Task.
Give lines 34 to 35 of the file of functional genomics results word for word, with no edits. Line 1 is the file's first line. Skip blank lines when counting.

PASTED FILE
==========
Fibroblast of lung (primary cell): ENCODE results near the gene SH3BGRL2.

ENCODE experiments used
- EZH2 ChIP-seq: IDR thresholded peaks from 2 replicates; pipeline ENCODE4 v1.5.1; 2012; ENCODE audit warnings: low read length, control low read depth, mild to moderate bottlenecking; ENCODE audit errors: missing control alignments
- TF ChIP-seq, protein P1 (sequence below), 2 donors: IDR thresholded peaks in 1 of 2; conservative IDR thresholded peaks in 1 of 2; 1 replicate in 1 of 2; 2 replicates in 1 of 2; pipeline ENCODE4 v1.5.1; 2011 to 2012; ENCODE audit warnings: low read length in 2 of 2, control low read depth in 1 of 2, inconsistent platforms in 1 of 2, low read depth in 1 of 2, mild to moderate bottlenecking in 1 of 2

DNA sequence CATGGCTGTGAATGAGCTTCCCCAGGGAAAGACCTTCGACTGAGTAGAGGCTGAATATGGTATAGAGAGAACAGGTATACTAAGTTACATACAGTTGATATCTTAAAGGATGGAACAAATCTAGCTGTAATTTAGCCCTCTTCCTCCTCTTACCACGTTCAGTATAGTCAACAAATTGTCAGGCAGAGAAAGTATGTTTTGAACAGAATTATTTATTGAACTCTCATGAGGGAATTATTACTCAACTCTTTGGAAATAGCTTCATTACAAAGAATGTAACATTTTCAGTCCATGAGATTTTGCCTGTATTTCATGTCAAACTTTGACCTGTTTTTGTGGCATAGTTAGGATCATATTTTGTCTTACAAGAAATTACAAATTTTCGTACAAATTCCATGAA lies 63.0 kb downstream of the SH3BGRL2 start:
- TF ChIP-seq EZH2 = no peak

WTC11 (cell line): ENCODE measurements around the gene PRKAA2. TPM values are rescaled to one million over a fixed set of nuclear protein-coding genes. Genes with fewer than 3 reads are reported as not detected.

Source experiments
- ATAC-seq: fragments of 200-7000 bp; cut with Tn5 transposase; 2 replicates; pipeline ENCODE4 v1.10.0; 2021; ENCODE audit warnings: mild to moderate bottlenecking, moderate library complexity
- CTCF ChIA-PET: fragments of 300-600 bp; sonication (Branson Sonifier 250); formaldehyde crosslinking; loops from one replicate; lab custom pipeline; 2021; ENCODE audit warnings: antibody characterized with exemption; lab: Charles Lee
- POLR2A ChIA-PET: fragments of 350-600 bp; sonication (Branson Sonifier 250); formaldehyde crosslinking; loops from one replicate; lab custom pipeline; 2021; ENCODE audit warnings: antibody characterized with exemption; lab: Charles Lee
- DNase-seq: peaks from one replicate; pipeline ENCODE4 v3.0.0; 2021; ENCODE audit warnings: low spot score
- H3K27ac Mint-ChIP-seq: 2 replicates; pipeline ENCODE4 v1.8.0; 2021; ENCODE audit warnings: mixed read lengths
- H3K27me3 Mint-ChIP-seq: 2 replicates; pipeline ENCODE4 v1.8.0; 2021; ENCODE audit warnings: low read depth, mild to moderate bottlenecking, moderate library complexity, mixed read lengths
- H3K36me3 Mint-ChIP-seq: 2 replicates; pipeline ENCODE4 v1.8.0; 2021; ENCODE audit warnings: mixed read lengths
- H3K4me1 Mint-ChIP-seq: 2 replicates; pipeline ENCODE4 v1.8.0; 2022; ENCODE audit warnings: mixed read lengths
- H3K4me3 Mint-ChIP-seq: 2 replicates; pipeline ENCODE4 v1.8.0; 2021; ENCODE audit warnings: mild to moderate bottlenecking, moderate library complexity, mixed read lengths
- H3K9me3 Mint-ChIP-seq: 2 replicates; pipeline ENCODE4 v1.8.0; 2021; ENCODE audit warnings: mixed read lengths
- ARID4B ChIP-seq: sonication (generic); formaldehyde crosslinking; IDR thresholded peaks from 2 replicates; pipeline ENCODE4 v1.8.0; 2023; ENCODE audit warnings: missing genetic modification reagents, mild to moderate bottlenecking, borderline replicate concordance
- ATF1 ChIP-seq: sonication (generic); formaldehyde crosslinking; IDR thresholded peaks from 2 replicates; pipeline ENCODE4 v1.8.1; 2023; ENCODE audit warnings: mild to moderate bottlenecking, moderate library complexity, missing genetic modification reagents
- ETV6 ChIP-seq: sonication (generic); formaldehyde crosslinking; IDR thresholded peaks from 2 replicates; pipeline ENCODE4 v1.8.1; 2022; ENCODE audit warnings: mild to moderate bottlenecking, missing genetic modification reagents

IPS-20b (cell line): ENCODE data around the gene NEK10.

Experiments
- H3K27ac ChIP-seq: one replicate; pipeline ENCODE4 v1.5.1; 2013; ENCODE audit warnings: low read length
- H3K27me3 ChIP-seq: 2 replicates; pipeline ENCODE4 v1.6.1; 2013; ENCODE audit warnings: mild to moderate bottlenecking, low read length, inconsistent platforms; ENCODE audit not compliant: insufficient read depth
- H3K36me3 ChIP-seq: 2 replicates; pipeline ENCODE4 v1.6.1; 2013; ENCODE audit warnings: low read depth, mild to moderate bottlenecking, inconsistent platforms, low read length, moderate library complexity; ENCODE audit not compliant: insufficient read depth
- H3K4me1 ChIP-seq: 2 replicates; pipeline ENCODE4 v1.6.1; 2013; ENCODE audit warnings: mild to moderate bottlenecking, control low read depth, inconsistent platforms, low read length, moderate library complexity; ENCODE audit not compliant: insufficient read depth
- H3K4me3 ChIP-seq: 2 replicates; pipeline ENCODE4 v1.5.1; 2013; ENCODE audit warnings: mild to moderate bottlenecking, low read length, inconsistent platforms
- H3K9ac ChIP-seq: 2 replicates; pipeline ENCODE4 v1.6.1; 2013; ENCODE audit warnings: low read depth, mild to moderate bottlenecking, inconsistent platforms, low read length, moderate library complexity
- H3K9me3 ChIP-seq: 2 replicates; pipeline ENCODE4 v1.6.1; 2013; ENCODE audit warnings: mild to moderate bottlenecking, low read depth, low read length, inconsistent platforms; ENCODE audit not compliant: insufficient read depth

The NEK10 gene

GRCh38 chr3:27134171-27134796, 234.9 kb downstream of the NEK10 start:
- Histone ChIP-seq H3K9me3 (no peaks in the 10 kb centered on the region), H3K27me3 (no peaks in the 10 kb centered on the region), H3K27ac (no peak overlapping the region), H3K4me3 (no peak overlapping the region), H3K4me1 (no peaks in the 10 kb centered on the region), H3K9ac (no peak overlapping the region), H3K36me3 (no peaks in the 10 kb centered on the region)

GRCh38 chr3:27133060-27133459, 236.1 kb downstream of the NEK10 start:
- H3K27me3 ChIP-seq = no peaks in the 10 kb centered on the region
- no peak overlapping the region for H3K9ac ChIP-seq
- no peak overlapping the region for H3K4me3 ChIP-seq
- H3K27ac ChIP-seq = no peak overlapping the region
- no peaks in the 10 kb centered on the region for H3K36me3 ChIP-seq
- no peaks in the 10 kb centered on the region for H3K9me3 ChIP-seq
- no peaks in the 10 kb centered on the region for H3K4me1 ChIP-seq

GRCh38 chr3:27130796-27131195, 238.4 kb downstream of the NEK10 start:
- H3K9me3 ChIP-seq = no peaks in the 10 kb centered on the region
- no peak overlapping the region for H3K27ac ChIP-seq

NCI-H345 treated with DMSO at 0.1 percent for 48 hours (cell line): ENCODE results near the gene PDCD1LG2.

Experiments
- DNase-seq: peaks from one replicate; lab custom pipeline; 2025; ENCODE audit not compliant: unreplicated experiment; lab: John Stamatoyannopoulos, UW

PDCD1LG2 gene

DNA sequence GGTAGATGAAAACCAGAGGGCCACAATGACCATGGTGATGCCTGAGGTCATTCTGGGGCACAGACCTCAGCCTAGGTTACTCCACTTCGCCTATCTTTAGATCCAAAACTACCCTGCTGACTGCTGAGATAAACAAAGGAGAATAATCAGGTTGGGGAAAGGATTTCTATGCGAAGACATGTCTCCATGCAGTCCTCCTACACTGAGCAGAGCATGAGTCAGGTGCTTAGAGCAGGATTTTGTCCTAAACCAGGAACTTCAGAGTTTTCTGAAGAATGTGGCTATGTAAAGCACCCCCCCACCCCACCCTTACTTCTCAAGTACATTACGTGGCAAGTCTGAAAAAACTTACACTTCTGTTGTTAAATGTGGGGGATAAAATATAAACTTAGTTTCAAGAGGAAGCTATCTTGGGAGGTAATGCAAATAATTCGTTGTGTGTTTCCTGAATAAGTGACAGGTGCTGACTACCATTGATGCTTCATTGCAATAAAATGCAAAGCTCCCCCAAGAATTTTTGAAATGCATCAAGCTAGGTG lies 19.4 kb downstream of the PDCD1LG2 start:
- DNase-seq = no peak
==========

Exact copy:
GRCh38 chr3:27133060-27133459, 236.1 kb downstream of the NEK10 start:
- H3K27me3 ChIP-seq = no peaks in the 10 kb centered on the region